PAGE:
Last week we introduced a new feature here that will be a part of the Pittsburgh Baseball History site once it has been launched as part of our Pittsburgh Baseball Network. The first Pittsburgh Pirates Seasons article featured one of the best seasons in team history, Hall of Famer Kiki Cuyler’s 1925 season. In part two of this new series, we look at a season that doesn’t get a lot of notice from a popular player on the 1979 World Series champs.

In the year following their fifth World Series title, the Pittsburgh Pirates dropped to third place with an 83-79 record. Hidden in the disappointing season was a big performance by The Hit Man, Mike Easler. I could have also looked at the season from pitcher Jim Bibby if I wanted to focus on this particular season, but I’ll save that one for another day.

During the 1979 season, Easler was used almost exclusively off of the bench. In 55 games, he had 64 plate appearances, then pinch-hit three times during the playoffs. Up to that point in his career, he had played 112 Major League games over six seasons, while also spending all of 1978 in the minors. So the 1980 season ended up being a bit of a surprise for the 29-year-old outfielder.

Easler had just 65 plate appearances through the end of May in 1980, though that came with a 1.023 OPS. He season really took off over the final four months. He posted an 1.184 OPS in the month of June, then followed it up with a .963 July, an .818 August and a .984 September/October. If he didn’t catch fire in early June, then he may not have slipped into the full-time starter role for the first time in his career.

On June 8th, Easler belted two home runs and drove in four runs in the first game of a doubleheader. In the night cap, he homered again. The next day he added another homer, while falling a double short of hitting for the cycle. Just two days later, he went 4-for-4 and hit for the cycle, capping off his night with a home run. That was followed by consecutive games with two hits and a walk, which raised him to a .414 average and a 1.335 OPS.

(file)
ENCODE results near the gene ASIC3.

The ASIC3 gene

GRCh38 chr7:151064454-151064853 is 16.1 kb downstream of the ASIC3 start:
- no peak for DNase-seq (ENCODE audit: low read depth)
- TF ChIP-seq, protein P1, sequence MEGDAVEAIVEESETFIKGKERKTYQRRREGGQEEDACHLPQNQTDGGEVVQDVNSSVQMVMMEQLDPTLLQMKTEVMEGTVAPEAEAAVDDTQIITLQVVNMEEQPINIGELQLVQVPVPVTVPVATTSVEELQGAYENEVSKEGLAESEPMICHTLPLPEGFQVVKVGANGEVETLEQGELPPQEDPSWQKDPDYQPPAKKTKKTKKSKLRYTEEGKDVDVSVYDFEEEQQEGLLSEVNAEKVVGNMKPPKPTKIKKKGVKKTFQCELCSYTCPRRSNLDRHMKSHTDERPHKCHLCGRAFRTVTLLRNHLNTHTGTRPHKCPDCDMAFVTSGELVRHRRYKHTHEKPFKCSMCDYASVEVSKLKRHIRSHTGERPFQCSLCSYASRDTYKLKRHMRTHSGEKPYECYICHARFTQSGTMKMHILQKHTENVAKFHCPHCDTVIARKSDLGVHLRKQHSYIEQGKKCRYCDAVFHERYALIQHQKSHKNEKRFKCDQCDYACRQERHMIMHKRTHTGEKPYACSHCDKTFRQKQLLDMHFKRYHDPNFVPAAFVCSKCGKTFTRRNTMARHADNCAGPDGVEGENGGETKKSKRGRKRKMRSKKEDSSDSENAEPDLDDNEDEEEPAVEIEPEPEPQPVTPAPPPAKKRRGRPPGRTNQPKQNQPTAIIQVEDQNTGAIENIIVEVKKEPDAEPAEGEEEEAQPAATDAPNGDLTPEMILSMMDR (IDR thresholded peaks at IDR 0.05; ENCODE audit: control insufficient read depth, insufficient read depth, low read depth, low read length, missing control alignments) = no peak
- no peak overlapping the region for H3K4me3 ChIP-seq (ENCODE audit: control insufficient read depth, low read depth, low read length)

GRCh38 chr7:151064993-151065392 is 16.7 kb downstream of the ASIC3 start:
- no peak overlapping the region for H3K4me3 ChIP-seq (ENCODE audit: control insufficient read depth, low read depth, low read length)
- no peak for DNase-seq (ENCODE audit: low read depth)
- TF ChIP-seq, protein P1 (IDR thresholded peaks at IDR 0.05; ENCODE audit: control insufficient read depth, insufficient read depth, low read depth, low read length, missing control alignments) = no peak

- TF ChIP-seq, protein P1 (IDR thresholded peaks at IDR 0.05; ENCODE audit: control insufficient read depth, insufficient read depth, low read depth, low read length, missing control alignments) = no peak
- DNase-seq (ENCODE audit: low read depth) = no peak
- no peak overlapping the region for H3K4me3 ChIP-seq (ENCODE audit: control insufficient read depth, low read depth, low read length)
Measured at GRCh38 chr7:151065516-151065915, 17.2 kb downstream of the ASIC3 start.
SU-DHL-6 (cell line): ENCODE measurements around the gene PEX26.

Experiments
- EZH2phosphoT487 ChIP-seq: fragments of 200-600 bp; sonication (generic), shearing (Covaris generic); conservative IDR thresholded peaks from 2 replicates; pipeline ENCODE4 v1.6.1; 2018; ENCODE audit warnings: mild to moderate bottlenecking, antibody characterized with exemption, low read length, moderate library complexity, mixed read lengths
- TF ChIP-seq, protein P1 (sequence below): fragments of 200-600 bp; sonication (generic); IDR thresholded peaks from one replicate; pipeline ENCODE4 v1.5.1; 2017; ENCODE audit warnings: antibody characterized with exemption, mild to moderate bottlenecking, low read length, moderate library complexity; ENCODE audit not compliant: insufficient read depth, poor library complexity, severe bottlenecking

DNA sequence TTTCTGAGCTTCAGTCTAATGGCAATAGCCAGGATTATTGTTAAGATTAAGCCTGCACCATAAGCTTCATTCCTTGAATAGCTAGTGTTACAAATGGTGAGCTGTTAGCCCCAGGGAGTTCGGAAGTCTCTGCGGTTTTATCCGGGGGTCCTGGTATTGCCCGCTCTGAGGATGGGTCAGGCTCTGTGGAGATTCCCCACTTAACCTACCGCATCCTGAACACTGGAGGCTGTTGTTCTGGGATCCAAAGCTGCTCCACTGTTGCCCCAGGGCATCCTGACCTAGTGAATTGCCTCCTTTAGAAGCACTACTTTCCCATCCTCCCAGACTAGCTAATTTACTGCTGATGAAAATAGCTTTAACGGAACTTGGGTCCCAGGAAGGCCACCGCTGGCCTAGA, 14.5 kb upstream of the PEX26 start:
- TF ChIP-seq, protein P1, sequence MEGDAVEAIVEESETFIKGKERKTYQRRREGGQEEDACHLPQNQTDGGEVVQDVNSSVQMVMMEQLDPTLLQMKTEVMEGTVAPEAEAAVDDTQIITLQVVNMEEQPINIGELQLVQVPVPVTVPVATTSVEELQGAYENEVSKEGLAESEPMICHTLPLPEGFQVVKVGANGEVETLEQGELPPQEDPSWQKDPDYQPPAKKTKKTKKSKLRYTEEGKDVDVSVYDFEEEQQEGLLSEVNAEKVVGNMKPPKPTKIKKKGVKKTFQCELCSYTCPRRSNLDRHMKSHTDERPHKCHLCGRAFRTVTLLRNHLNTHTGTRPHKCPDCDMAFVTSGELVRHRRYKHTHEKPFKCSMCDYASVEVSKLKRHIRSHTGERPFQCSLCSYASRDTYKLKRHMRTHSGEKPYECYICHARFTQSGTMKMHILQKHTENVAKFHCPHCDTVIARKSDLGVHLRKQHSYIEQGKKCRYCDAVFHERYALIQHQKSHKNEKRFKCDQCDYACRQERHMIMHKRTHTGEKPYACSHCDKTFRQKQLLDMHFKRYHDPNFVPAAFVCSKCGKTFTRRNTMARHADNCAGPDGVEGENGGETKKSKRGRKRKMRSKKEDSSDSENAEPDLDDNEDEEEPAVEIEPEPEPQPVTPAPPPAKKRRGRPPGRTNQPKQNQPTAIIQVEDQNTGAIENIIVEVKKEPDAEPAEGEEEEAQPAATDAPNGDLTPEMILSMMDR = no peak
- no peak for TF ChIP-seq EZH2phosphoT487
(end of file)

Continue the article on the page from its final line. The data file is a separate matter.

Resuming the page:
After playing 112 games in the majors over seven years, Easler put up a .338/.396/.583 slash line in 132 games in 1980. The only NL player with a higher OPS that season was league MVP Mike Schmidt. For his efforts, Easler finished 20th in the league MVP voting.

His .583 slugging percentage ranks 15th all-time on the Pirates single-season list. His .978 OPS ranks 21st all-time for the Pirates, just .001 behind the .979 OPS put up by Dave Parker during his 1978 MVP season.

As far that particular season, the second best hitter on the Pirates in 1980 was Dave Parker, who had a .785 OPS in 139 games. Easler was nearly 200 points higher.

Easler had his worst hitting season with the Pirates in 1981, though he ended up making his only career All-Star appearance that year. However, it was his 1980 season that was his true All-Star quality season.

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